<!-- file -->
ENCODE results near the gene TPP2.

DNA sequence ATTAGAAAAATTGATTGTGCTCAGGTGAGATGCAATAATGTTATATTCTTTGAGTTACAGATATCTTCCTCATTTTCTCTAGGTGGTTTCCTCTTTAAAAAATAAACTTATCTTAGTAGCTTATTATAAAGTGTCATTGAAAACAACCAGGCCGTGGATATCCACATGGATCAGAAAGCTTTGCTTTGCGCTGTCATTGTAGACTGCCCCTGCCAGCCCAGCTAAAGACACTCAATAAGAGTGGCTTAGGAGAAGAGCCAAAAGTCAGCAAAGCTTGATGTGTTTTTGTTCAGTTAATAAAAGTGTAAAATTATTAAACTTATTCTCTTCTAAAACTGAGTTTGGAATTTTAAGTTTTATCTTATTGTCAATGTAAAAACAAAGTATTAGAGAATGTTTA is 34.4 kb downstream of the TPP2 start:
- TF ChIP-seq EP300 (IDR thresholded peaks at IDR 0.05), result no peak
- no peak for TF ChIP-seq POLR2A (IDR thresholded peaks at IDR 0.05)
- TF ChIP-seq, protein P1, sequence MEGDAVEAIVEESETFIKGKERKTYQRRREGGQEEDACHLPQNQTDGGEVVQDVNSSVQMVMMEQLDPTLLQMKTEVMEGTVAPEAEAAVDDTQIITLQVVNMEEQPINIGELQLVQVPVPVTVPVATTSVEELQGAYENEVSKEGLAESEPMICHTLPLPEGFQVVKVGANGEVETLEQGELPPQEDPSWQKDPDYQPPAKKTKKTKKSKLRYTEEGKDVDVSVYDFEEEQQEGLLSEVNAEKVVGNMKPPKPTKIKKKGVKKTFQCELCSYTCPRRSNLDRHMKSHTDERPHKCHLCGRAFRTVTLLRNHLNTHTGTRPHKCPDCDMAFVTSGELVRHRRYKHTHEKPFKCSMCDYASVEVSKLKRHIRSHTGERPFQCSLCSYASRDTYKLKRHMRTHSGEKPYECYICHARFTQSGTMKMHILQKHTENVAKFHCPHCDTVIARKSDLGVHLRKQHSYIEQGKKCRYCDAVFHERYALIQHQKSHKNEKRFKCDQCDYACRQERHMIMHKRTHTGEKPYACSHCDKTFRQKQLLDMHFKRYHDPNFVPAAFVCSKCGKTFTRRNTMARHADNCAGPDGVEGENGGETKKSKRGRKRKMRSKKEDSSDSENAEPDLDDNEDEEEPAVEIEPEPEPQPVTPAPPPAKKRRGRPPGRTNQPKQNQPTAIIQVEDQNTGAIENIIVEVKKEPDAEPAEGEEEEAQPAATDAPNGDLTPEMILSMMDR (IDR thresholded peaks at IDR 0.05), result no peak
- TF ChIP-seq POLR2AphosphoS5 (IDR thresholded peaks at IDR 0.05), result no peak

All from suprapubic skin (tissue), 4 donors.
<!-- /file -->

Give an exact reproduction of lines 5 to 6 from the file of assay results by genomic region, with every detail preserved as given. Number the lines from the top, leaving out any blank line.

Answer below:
- TF ChIP-seq, protein P1, sequence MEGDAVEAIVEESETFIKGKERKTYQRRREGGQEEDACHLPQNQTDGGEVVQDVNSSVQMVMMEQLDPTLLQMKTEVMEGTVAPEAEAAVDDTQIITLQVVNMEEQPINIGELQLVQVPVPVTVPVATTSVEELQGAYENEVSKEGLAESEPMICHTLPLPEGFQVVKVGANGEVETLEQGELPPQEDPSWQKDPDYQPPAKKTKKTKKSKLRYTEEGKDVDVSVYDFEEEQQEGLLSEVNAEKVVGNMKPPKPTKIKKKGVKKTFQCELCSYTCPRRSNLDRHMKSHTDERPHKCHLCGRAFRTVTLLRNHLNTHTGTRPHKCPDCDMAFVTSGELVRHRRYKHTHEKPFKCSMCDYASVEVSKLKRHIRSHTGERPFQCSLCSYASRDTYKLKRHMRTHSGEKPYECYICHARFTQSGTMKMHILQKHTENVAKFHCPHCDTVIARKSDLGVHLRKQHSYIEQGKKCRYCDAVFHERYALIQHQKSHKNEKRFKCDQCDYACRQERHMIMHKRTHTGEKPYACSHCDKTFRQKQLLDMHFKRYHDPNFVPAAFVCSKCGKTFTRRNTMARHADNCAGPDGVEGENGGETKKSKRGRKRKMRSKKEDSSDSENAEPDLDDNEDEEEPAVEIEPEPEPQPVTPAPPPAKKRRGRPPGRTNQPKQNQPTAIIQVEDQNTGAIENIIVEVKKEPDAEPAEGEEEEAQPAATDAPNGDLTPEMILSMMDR (IDR thresholded peaks at IDR 0.05), result no peak
- TF ChIP-seq POLR2AphosphoS5 (IDR thresholded peaks at IDR 0.05), result no peak